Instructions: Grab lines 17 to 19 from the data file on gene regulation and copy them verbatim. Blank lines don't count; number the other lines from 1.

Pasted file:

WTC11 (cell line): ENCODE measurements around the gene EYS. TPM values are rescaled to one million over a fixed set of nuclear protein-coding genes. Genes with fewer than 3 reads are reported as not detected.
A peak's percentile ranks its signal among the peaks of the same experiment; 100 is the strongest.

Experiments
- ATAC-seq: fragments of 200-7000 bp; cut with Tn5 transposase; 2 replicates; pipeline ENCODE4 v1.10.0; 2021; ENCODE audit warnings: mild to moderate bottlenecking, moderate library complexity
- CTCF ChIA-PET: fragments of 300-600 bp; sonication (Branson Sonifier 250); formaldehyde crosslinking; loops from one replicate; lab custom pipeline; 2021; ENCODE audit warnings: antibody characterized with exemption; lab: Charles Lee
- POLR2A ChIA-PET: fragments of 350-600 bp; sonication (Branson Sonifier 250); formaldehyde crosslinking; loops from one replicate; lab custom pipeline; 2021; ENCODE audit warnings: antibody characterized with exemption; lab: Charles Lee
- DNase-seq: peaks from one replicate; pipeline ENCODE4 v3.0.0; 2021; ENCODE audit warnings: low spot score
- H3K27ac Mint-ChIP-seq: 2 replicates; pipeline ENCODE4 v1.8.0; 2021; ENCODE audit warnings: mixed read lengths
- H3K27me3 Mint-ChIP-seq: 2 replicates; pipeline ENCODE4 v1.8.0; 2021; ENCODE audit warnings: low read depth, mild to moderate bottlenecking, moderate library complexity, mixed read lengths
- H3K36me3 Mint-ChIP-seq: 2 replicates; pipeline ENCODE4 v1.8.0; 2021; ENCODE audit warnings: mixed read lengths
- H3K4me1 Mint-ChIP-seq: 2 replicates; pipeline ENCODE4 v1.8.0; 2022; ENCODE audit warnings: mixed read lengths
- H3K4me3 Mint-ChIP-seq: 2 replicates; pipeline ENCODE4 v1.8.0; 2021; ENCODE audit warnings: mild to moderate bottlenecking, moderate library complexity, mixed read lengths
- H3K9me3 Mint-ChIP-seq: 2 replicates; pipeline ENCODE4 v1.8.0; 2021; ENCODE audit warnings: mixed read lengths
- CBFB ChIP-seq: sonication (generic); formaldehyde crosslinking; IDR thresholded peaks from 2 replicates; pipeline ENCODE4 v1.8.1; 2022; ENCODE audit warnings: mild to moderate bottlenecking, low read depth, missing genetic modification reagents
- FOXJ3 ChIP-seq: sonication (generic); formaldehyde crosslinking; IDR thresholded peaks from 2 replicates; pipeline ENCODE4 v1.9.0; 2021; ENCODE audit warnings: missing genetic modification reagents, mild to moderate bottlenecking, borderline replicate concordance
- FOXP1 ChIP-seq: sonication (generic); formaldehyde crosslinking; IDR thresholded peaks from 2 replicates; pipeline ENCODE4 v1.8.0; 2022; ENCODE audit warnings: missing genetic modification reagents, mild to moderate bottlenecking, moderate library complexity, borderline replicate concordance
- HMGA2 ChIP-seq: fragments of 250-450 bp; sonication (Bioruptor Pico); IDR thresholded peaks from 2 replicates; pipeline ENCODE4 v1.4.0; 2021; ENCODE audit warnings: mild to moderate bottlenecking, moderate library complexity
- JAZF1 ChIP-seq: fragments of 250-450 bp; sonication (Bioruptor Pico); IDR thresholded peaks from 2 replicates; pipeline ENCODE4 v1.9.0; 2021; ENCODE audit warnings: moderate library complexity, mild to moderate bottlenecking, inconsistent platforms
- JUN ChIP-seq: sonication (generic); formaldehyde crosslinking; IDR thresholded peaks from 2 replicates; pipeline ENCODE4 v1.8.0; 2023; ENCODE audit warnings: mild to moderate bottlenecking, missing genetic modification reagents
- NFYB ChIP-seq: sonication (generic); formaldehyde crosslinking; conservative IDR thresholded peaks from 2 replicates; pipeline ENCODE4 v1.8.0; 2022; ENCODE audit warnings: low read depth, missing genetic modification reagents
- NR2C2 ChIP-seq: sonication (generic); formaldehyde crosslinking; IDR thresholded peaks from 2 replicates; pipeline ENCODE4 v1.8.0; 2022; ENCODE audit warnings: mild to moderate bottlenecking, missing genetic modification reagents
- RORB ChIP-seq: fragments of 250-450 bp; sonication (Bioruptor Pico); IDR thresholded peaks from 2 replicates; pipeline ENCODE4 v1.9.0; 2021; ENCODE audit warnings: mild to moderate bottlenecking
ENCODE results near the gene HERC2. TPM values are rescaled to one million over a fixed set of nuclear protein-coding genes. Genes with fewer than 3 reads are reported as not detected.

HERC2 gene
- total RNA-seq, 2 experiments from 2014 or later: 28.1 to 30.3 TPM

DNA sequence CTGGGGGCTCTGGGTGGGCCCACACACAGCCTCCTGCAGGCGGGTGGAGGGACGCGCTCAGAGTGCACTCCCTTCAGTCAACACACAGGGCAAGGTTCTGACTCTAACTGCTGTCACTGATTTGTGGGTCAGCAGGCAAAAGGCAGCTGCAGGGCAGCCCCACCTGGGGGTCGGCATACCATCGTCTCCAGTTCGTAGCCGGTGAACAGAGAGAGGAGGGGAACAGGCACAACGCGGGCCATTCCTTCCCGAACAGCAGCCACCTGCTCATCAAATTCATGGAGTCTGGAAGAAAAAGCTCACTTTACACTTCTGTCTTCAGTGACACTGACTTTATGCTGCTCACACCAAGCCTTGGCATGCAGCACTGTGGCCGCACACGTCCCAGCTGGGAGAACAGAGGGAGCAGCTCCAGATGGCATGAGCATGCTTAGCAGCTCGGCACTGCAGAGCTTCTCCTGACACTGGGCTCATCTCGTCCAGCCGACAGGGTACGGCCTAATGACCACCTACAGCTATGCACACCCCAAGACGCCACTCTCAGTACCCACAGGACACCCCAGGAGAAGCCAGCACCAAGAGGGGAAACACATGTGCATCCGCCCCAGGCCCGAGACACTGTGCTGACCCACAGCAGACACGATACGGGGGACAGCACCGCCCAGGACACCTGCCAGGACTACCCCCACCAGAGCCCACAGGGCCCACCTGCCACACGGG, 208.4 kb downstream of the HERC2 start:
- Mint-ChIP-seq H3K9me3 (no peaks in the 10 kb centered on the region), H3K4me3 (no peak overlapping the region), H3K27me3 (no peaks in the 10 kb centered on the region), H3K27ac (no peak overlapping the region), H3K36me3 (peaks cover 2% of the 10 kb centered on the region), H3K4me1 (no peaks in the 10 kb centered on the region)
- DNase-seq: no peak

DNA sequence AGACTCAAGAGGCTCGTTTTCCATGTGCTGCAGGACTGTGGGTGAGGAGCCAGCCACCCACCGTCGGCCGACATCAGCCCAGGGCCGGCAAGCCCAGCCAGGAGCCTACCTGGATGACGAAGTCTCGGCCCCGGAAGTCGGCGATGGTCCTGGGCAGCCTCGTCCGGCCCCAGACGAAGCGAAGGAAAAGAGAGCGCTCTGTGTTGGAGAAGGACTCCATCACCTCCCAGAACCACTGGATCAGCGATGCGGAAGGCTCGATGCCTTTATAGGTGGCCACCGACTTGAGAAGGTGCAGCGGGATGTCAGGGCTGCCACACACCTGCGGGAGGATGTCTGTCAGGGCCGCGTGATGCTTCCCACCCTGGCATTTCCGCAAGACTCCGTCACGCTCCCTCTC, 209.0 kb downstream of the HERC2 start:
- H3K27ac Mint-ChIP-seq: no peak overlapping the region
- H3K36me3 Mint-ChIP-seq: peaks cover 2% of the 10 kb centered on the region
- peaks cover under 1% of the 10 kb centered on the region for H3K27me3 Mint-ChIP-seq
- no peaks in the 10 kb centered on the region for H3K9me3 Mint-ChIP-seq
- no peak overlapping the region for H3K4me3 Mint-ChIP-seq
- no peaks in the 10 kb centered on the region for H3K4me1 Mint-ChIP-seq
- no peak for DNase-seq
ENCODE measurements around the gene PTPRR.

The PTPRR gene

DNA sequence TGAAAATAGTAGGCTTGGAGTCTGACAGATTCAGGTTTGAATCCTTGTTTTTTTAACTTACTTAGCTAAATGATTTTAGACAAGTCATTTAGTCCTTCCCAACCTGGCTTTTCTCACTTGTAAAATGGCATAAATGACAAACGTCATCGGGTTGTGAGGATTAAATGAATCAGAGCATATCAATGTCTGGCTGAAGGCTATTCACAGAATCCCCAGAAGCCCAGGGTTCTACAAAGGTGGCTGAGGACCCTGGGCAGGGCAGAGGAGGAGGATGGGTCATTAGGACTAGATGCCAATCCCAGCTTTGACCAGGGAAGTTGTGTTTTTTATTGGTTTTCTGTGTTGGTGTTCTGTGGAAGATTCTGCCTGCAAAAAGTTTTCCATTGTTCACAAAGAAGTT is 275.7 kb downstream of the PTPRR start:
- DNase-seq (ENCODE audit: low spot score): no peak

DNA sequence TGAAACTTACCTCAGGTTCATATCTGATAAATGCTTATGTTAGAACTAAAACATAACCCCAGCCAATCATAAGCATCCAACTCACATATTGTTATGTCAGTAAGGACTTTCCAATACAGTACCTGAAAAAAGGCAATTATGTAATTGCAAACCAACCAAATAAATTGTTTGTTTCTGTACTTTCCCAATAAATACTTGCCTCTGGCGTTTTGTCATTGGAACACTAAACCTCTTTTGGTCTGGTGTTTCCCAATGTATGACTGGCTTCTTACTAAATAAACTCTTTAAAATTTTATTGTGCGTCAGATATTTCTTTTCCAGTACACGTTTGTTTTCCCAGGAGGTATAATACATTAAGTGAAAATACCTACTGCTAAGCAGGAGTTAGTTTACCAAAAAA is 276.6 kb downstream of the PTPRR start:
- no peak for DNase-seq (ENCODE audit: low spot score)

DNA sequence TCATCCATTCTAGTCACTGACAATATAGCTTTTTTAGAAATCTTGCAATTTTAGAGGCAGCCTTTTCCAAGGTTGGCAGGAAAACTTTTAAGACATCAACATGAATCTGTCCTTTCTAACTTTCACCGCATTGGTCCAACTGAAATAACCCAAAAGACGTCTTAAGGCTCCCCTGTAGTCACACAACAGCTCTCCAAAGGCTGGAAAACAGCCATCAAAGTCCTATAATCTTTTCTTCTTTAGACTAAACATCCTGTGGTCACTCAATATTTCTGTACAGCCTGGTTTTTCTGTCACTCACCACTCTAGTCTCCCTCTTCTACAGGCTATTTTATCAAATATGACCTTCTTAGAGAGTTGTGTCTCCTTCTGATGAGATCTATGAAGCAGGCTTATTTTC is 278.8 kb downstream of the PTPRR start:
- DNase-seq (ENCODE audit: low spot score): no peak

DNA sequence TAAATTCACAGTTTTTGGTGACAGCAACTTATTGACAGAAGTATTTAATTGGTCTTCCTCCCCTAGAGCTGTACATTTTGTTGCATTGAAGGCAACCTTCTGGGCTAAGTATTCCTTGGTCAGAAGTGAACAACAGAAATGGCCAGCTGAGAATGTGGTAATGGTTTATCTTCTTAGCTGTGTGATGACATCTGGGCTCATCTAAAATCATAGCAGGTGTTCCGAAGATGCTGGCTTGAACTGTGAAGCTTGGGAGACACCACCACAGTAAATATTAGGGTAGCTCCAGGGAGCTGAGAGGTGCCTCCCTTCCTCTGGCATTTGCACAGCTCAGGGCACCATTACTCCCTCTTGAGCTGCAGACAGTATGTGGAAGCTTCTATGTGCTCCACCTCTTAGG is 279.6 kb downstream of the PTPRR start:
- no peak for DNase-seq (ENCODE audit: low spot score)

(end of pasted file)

- HMGA2 ChIP-seq: fragments of 250-450 bp; sonication (Bioruptor Pico); IDR thresholded peaks from 2 replicates; pipeline ENCODE4 v1.4.0; 2021; ENCODE audit warnings: mild to moderate bottlenecking, moderate library complexity
- JAZF1 ChIP-seq: fragments of 250-450 bp; sonication (Bioruptor Pico); IDR thresholded peaks from 2 replicates; pipeline ENCODE4 v1.9.0; 2021; ENCODE audit warnings: moderate library complexity, mild to moderate bottlenecking, inconsistent platforms
- JUN ChIP-seq: sonication (generic); formaldehyde crosslinking; IDR thresholded peaks from 2 replicates; pipeline ENCODE4 v1.8.0; 2023; ENCODE audit warnings: mild to moderate bottlenecking, missing genetic modification reagents